She didn't have to tell him to get out. Hector shot out of the trailer like a bullet, nearly knocking over Harry, who was on his way in.
"What's his deal?" her partner asked.
"He needs a hand chopped off." Her mobile phone rang, and she slammed the lid down on her temper. Dwyer's transferring to Homicide had her too riled. She switched on the phone and answered, "Samantha Brown."
"Detective Brown, this is Dr. Bill Weylen from the University of Miami. I run the archaeology department down here, and your forensics division asked me to give you a call when I had some results on a cross they sent over for ID and dating."
"What can you tell me about it, Dr. Weylen?"
"It's an excellent forgery, for one thing," he said. "I haven't seen this quality of counterfeiting since the James ossuary. However, the real Noir cross is on permanent display at the Louvre in France."
"Excuse me, you called it the Noir cross?"
"Yes. It was named after its original owner, a Templar knight known as Noir de L'Anfar, and it was made of gold and precious jewels. This fake is pure copper, and the cabochons are paste."
Sam wrote everything down on her PDA, thinking how the forensic tech would be disappointed about his guess on the cross's age. "How does someone make something like that? Can it be traced?"
"Not this time. The cross isn't as old as the original, but no one made it yesterday, either. To be on the safe side, I carbon-dated it. Given the amount of soil and metal oxidation, I'd say someone buried this in the ground about two hundred years ago."
Chapter 12
When they drove down to the strip, Sam saw the line of patrons waiting to enter the nightclub stretching around the block. Most of them looked hot, bored, and unhappy, as if they had been standing there for at least an hour or two. Among them, Sam saw a vivid head of cerulean blue hair, and swore under her breath.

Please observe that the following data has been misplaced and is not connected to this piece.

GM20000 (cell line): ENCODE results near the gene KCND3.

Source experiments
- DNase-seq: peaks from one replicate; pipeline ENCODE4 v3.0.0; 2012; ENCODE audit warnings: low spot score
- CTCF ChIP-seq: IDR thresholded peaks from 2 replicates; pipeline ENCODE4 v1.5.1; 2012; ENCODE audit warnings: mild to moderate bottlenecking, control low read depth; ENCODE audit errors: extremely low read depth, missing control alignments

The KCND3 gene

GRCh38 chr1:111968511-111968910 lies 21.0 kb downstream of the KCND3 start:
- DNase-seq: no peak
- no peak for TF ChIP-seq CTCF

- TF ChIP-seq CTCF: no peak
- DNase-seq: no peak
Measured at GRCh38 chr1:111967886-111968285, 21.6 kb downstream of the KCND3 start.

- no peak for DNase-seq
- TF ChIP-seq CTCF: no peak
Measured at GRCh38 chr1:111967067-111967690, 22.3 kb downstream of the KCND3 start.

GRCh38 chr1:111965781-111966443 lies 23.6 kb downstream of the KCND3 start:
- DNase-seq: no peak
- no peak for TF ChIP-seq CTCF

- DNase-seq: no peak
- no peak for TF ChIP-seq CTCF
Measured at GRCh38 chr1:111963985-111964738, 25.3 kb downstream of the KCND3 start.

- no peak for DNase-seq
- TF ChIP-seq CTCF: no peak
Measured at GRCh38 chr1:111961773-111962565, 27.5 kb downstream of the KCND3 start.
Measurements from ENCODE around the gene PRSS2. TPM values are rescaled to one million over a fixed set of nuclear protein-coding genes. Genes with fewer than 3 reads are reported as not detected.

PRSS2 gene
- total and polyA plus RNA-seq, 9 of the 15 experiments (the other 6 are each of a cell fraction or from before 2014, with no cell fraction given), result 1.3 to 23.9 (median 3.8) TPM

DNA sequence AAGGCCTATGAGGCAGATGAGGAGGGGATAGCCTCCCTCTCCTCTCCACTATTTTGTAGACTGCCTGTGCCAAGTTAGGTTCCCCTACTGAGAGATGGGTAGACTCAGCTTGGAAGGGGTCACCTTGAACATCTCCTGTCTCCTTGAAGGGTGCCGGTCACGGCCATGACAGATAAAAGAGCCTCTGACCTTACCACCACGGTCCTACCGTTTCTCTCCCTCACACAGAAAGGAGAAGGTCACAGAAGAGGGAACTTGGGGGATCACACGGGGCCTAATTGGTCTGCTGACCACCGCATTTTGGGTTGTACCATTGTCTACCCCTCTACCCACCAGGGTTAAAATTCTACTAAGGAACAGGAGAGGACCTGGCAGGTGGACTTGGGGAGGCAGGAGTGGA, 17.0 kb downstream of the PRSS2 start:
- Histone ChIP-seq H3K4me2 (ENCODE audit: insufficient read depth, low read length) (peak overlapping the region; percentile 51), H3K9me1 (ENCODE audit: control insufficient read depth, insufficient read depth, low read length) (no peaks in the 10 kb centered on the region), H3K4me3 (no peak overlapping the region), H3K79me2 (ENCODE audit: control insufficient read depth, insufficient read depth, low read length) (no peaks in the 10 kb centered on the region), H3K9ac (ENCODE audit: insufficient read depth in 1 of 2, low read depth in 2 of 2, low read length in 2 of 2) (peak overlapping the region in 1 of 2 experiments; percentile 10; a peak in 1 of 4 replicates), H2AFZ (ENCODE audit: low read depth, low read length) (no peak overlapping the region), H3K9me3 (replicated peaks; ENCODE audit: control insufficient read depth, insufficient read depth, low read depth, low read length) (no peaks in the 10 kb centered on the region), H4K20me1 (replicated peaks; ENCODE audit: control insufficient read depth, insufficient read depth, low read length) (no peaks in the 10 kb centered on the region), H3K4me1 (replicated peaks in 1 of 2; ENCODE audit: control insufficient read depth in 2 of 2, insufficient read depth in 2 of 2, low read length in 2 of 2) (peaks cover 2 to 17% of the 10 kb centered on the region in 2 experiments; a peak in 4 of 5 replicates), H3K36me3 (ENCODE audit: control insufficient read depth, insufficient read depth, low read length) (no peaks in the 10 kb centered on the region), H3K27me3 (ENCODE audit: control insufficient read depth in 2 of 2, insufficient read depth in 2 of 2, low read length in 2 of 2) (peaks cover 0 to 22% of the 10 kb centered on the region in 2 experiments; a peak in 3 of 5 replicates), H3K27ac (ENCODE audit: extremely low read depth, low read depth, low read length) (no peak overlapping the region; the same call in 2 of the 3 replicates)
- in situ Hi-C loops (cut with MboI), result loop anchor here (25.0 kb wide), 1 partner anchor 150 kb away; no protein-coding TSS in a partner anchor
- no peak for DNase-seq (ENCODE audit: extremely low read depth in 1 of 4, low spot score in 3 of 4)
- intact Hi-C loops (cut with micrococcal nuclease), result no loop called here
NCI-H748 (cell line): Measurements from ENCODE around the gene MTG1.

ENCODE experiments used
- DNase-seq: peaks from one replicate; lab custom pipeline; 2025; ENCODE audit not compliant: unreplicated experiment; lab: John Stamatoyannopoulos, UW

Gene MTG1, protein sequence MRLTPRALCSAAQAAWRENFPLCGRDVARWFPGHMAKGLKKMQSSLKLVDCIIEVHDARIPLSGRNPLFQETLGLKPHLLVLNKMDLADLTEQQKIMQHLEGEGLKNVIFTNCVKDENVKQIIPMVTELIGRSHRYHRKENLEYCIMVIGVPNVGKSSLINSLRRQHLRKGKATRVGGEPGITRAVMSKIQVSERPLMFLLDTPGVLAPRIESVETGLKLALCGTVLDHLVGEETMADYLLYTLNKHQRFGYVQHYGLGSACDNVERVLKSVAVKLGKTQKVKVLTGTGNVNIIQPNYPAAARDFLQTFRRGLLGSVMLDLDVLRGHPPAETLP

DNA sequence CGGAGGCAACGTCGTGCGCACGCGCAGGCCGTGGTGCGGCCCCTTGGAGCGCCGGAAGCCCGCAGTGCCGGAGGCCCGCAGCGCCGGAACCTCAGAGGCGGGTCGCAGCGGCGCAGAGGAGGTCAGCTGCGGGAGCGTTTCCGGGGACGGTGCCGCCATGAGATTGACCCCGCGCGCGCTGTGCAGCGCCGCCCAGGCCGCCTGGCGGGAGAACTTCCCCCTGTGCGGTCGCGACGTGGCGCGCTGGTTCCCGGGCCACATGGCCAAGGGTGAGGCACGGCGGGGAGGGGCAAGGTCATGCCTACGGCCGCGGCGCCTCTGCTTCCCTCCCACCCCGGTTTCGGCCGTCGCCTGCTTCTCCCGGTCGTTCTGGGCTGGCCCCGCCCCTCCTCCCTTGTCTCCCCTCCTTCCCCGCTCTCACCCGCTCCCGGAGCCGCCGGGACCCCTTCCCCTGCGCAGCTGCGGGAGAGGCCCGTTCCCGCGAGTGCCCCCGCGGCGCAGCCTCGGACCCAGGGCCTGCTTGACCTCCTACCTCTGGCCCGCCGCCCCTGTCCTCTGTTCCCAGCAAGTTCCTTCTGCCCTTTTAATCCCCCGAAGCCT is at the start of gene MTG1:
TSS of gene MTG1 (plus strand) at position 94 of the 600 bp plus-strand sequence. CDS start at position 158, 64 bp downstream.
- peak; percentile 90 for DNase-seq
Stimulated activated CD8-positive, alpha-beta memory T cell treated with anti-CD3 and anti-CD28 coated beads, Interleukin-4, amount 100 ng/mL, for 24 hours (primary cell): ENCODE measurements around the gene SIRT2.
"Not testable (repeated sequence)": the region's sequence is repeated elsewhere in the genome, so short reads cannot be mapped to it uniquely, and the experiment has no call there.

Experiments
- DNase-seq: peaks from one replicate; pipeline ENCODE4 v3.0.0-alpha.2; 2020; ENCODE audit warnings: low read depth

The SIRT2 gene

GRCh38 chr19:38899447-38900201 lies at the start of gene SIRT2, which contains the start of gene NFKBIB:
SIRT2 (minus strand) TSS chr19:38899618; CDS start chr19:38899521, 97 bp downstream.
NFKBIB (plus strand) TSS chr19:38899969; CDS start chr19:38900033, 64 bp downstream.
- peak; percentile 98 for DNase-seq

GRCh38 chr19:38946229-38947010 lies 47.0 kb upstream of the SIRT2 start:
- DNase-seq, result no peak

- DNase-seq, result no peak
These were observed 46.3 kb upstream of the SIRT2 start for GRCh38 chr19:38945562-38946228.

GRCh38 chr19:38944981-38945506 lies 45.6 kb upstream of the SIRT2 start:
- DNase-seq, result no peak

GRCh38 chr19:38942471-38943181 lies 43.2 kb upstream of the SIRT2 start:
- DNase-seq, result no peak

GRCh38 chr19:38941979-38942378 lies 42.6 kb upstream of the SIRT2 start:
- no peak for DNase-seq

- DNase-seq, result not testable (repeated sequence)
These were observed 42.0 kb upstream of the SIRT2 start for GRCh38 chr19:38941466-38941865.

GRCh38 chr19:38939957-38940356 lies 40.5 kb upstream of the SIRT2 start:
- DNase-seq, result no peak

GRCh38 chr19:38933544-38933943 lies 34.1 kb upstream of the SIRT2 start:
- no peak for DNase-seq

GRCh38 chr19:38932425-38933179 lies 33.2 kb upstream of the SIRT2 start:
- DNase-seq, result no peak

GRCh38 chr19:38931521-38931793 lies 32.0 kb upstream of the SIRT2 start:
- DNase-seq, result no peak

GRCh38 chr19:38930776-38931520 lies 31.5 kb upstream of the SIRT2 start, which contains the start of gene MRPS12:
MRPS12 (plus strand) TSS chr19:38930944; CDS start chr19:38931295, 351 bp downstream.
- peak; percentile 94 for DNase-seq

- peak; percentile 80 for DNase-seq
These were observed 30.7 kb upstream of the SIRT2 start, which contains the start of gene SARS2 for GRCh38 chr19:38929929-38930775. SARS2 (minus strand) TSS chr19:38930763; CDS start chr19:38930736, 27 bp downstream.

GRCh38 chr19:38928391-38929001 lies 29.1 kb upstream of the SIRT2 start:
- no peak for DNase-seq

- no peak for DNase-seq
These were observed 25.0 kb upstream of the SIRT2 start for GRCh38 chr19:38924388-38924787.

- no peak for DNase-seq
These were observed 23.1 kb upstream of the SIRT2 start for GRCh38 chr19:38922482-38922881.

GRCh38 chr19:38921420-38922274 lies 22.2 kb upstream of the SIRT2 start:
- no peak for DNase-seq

"Problem?" Harry asked.
"I think my new neighbor, the underage brat, is here." Sam felt more like swearing. Hadn't the kid heard anything she'd told her?
"We could bust her for fake ID," her partner suggested.
Sam saw a couple of girls talking with Chris, and relaxed a little. If she stayed in a group of friends, then she'd probably be okay. It was the loners who drew the predators. "I do that, she'll never sign for my UPS packages."
Given the amount of road and foot traffic, and the scanty spaces left by packed-in cars, Sam decided to park in the back of the nightclub and walk around to the front. This time, the bouncer seemed to be expecting them.
"You the cops?" When Sam nodded, he unlocked the entry door. "Enjoy."
"Aren't we friendly tonight," Harry muttered. "Last time we almost had to swear out a warrant to gain access to Mr. Lucan."
"Could be he wants to see us." Sam stopped to let her eyes adjust to the dark interior of the club. "Montgomery would have made the six-o'clock news."
Unlike on their last visit, the bar was almost empty. There were no employees on the floor or behind the counters, and only a few scantily dressed girls sitting at a cluster of small tables that had been pushed together. They were talking, smoking cigarettes, and drinking something with tomato juice out of tall glasses sporting rims of black crystals. One of them, a hard-looking woman with purplish-red hair, glared at Sam and muttered something to the girl sitting next her. They both eyed Sam and laughed together.